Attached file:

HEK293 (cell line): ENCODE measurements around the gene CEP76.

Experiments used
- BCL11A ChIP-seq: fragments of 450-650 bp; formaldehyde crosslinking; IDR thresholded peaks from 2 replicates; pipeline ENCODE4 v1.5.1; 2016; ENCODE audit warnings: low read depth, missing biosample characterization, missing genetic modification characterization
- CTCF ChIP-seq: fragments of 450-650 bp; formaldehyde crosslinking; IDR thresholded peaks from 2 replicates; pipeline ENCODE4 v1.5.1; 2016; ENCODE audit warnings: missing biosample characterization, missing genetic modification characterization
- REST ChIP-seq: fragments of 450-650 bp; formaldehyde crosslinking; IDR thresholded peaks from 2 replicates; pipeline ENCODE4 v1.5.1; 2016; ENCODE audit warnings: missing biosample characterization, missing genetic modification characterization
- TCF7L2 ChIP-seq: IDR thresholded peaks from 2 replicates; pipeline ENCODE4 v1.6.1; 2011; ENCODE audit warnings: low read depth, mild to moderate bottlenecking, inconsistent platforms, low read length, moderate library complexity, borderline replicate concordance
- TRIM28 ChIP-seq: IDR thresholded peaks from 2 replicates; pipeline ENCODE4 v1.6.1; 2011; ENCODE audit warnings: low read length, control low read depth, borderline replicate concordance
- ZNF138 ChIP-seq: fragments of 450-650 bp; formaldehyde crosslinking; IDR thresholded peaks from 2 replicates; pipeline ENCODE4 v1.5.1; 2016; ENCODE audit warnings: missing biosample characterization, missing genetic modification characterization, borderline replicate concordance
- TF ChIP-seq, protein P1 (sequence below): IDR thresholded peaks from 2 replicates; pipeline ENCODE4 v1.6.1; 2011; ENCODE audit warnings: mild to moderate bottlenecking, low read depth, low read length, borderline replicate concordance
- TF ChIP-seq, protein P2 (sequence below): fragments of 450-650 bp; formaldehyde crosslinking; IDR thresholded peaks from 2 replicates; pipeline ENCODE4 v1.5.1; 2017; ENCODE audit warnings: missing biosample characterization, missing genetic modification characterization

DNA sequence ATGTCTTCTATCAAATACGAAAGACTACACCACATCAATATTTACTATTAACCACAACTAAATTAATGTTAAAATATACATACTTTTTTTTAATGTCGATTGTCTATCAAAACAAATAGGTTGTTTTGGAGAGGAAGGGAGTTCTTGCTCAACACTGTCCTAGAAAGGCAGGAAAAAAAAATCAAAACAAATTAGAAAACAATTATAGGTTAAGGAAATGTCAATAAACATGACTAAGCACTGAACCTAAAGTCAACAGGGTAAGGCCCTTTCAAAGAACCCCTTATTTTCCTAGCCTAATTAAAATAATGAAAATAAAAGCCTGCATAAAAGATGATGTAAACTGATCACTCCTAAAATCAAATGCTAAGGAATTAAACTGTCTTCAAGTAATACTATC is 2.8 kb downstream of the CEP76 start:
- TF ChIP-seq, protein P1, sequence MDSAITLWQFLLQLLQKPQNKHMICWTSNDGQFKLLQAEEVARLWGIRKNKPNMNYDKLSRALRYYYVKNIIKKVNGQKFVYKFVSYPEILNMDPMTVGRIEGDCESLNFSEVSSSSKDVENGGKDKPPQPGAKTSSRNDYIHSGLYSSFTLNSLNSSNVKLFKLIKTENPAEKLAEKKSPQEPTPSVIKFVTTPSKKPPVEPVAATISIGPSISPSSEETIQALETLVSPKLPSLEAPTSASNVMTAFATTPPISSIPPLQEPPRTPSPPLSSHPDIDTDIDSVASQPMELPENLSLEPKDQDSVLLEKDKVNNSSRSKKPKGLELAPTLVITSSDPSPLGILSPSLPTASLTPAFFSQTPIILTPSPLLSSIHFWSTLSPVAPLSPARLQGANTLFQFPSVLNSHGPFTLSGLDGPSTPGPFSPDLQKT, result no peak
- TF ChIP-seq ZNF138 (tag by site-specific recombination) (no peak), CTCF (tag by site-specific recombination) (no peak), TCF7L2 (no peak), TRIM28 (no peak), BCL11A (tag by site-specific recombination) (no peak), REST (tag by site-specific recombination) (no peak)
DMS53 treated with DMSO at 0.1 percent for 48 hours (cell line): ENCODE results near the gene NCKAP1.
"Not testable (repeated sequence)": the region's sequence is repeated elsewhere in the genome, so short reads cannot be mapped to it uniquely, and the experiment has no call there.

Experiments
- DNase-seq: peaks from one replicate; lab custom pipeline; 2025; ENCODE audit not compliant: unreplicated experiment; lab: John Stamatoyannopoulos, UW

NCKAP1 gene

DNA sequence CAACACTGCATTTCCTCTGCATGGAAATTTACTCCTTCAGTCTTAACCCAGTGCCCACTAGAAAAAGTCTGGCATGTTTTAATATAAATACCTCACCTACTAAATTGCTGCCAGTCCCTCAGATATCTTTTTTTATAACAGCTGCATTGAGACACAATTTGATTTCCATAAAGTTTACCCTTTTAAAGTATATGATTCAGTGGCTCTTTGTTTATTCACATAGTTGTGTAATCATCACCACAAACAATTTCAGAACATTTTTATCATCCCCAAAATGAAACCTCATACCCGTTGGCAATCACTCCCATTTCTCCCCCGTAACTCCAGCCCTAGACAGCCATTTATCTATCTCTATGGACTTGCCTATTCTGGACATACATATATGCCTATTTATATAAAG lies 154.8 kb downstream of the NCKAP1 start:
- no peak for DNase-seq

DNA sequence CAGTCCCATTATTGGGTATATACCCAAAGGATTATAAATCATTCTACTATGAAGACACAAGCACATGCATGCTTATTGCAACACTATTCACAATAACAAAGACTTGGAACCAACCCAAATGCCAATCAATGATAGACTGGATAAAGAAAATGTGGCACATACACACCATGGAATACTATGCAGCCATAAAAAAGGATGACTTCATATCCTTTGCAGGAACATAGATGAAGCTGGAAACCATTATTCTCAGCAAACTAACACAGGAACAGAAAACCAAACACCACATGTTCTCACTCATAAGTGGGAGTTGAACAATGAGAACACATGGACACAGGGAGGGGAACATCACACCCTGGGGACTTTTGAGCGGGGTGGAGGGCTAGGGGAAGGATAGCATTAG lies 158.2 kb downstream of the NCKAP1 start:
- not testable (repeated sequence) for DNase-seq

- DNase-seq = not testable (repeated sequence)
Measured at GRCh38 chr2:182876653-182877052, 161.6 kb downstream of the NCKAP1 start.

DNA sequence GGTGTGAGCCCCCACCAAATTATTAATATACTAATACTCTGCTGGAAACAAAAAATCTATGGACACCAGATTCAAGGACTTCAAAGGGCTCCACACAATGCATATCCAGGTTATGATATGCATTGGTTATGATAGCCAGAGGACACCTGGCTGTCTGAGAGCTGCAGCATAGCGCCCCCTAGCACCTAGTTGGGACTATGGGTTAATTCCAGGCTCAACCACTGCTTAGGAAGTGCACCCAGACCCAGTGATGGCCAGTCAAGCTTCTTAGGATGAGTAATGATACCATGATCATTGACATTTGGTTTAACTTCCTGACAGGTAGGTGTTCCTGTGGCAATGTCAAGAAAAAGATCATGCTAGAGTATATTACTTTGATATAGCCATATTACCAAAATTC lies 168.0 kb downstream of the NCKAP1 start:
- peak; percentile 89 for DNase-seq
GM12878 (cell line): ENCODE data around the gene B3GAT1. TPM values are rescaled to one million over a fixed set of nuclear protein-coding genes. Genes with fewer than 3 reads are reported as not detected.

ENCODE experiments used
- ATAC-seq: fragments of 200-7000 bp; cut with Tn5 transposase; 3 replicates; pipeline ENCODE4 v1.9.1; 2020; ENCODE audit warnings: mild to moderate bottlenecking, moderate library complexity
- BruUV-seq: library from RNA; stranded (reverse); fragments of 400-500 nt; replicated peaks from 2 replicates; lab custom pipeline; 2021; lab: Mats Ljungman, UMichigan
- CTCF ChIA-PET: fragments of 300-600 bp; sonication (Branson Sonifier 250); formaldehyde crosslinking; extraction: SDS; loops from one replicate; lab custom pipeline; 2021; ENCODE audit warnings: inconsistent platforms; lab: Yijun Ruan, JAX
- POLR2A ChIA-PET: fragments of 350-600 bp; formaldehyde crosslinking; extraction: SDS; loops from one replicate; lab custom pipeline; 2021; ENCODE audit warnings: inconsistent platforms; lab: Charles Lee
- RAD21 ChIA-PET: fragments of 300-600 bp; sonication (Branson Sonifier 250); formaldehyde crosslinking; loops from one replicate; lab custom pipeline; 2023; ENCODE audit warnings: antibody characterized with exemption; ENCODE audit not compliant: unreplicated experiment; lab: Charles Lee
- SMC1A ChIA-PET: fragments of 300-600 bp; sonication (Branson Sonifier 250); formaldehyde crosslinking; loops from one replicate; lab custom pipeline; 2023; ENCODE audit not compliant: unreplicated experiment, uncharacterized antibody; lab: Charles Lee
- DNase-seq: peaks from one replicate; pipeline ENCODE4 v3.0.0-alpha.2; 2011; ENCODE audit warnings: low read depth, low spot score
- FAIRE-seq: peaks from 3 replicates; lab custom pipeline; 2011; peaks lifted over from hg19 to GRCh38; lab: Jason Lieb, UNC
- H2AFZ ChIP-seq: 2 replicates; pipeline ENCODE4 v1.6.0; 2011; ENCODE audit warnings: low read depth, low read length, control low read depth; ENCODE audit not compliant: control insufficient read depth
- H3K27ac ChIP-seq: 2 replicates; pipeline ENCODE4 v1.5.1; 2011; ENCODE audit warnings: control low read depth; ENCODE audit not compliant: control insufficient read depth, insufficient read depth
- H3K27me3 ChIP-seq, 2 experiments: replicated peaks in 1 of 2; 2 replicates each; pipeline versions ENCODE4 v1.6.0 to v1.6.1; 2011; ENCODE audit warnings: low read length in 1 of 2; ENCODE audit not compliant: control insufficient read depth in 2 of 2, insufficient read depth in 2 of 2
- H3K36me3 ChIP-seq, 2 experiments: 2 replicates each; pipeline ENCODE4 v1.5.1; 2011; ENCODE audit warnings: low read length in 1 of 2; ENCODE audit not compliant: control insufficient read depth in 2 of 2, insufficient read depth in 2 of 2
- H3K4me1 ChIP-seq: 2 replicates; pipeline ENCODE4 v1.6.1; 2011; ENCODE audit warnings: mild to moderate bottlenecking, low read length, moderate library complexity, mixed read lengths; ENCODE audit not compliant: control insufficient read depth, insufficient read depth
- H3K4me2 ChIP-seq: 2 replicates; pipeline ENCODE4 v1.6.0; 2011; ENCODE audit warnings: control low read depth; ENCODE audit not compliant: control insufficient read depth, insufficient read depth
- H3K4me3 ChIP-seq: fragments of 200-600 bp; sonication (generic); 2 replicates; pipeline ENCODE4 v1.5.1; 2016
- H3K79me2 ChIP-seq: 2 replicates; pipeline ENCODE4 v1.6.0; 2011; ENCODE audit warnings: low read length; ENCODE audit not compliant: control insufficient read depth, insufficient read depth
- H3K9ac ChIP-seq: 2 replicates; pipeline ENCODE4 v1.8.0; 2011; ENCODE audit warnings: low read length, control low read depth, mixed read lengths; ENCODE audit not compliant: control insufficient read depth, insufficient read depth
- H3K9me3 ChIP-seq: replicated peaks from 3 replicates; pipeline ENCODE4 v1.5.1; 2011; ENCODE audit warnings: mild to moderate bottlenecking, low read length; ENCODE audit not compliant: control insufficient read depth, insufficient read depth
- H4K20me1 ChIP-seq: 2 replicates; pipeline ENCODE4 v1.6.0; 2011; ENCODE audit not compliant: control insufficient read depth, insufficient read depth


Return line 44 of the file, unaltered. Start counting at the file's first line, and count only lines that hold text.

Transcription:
- H3K79me2 ChIP-seq: 2 replicates; pipeline ENCODE4 v1.6.0; 2011; ENCODE audit warnings: low read length; ENCODE audit not compliant: control insufficient read depth, insufficient read depth